We order such pairs by inclusion in the first factor and by refinement in the second. Denote $\mathcal{S}$ the class of all pairs $(E' \subset E, (I, \geq , U_ i, f_{ii'}))$ as above. We claim that the hypothesis of Zorn's lemma holds for $\mathcal{S}$. Namely, suppose that $(E'_ a, (I_ a, \geq , U_ i, f_{ii'}))_{a \in A}$ is a totally ordered subset of $\mathcal{S}$. Then we can define $E' = \bigcup _{a \in A} E'_ a$ and we can set $I = \bigcup _{a \in A} I_ a$. We claim that the corresponding pair $(E' , (I, \geq , U_ i, f_{ii'}))$ is an element of $\mathcal{S}$. Conditions (1) and (3) are clear. For condition (2) you note that

The distinctness of the images of $s, s'$ in this stalk follows from the description of a directed colimit of sets, see Categories, Section 4.19. We will simply write $(E', (I, \ldots )) = \bigcup _{a \in A}(E'_ a, (I_ a, \ldots ))$ in this situation.

OK, so Zorn's Lemma would apply if $\mathcal{S}$ was a set, and this would, combined with Lemma 7.39.1 above easily prove the lemma. It doesn't since $\mathcal{S}$ is a class. In order to circumvent this we choose a well ordering on $E$. For $e \in E$ set $E'_ e = \{ e' \in E \mid e' \leq e\} $. Using transfinite recursion we construct pairs $(E'_ e, (I_ e, \ldots )) \in \mathcal{S}$ such that $e_1 \leq e_2 \Rightarrow (E'_{e_1}, (I_{e_1}, \ldots )) \leq (E'_{e_2}, (I_{e_2}, \ldots ))$. Let $e \in E$, say $e = (\{ W_ k \to W\} , f\in u'(W))$. If $e$ has a predecessor $e - 1$, then we let $(I_ e, \ldots )$ be a refinement of $(I_{e - 1}, \ldots )$ as in Lemma 7.39.1 with respect to the system $e = (\{ W_ k \to W\} , f\in u'(W))$. If $e$ does not have a predecessor, then we let $(I_ e, \ldots )$ be a refinement of $\bigcup _{e' < e} (I_{e'}, \ldots )$ with respect to the system $e = (\{ W_ k \to W\} , f\in u'(W))$. Finally, the union $\bigcup _{e \in E} I_ e$ will be a solution to the problem posed in the lemma. $\square$

Proposition 7.39.3. Let $\mathcal{C}$ be a site. Assume that

finite limits exist in $\mathcal{C}$, and

every covering $\{ U_ i \to U\} _{i \in I}$ has a refinement by a finite covering of $\mathcal{C}$.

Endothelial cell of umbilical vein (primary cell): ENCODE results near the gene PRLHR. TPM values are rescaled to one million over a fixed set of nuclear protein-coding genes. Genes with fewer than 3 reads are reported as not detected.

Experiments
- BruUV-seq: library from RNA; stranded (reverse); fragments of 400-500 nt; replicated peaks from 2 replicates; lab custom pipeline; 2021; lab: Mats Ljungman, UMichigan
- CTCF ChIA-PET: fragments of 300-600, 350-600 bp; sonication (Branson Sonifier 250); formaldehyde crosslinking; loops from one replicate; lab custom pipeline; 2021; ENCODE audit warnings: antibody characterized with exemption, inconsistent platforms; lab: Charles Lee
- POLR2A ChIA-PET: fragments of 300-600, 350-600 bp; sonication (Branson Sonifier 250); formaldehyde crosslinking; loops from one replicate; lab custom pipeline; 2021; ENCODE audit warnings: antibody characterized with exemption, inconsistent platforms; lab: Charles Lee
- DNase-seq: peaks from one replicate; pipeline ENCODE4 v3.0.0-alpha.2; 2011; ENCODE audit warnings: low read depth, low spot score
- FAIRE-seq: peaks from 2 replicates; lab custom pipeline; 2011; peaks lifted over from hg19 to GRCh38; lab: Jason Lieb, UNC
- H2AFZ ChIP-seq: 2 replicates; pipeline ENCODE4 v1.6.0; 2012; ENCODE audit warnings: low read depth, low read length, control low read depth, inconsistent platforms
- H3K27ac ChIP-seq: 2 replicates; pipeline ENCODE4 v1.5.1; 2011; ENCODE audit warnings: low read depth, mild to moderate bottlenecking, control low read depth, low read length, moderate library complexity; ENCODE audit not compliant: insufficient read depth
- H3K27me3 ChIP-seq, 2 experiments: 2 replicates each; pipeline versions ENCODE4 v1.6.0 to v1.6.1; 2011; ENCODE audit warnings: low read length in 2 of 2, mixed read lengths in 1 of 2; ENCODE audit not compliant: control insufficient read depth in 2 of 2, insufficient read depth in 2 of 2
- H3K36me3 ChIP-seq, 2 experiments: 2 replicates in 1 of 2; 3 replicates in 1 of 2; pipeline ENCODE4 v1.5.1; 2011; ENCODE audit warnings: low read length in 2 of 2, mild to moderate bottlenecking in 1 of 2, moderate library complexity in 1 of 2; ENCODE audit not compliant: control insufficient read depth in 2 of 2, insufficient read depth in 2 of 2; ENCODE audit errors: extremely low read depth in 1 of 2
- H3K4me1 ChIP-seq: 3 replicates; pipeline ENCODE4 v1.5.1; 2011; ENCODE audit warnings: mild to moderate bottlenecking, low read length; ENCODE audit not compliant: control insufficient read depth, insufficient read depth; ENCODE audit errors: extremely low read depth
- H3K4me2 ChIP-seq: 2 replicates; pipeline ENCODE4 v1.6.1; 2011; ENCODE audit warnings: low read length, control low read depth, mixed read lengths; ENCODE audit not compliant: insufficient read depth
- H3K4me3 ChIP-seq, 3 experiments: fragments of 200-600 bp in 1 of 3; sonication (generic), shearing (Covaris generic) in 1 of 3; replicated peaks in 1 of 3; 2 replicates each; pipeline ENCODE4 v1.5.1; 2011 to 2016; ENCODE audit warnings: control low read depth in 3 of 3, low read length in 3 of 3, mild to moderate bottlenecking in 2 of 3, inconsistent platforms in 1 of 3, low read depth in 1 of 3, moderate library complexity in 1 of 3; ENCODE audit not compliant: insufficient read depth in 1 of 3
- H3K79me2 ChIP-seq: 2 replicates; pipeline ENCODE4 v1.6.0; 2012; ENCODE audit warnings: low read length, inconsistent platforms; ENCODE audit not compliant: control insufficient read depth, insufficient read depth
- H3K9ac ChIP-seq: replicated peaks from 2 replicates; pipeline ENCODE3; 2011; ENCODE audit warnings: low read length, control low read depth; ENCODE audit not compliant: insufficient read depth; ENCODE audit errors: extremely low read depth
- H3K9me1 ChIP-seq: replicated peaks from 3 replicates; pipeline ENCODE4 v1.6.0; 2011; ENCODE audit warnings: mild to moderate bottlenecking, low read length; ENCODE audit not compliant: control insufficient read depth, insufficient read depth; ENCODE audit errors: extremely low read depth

Then $\mathcal{C}$ has enough points.

**Proof.**
We have to show that given any sheaf $\mathcal{F}$ on $\mathcal{C}$, any $U \in \mathop{\mathrm{Ob}}\nolimits (\mathcal{C})$, and any distinct sections $s, s' \in \mathcal{F}(U)$, there exists a point $p$ such that $s, s'$ have distinct image in $\mathcal{F}_ p$. See Lemma 7.38.3. Consider the system $(J, \geq , V_ j, g_{jj'})$ with $J = \{ 1\} $, $V_1 = U$, $g_{11} = \text{id}_ U$. Apply Lemma 7.39.2. By the result of that lemma we get a system $(I, \geq , U_ i, f_{ii'})$ refining our system such that $s_ p \not= s'_ p$ and such that moreover for every finite covering $\{ W_ k \to W\} $ of the site $\mathcal{C}$ the map $\coprod _ k u(W_ k) \to u(W)$ is surjective. Since every covering of $\mathcal{C}$ can be refined by a finite covering we conclude that $\coprod _ k u(W_ k) \to u(W)$ is surjective for *any* covering $\{ W_ k \to W\} $ of the site $\mathcal{C}$. This implies that $u = p$ is a point, see Proposition 7.33.3 (and the discussion at the beginning of this section which guarantees that $u$ commutes with finite limits).
$\square$

Lemma 7.39.4. Let $\mathcal{C}$ be a site. Let $I$ be a set and for $i \in I$ let $U_ i$ be an object of $\mathcal{C}$ such that

$\coprod h_{U_ i}$ surjects onto the final object of $\mathop{\mathit{Sh}}\nolimits (\mathcal{C})$, and

$\mathcal{C}/U_ i$ satisfies the hypotheses of Proposition 7.39.3.

Then $\mathcal{C}$ has enough points.

**Proof.**
By assumption (2) and the proposition $\mathcal{C}/U_ i$ has enough points. The points of $\mathcal{C}/U_ i$ give points of $\mathcal{C}$ via the procedure of Lemma 7.34.2. Thus it suffices to show: if $\phi : \mathcal{F} \to \mathcal{G}$ is a map of sheaves on $\mathcal{C}$ such that $\phi |_{\mathcal{C}/U_ i}$ is an isomorphism for all $i$, then $\phi $ is an isomorphism. By assumption (1) for every object $W$ of $\mathcal{C}$ there is a covering $\{ W_ j \to W\} _{j \in J}$ such that for $j \in J$ there is an $i \in I$ and a morphism $f_ j : W_ j \to U_ i$. Then the maps $\mathcal{F}(W_ j) \to \mathcal{G}(W_ j)$ are bijective and similarly for $\mathcal{F}(W_ j \times _ W W_{j'}) \to \mathcal{G}(W_ j \times _ W W_{j'})$. The sheaf condition tells us that $\mathcal{F}(W) \to \mathcal{G}(W)$ is bijective as desired.
$\square$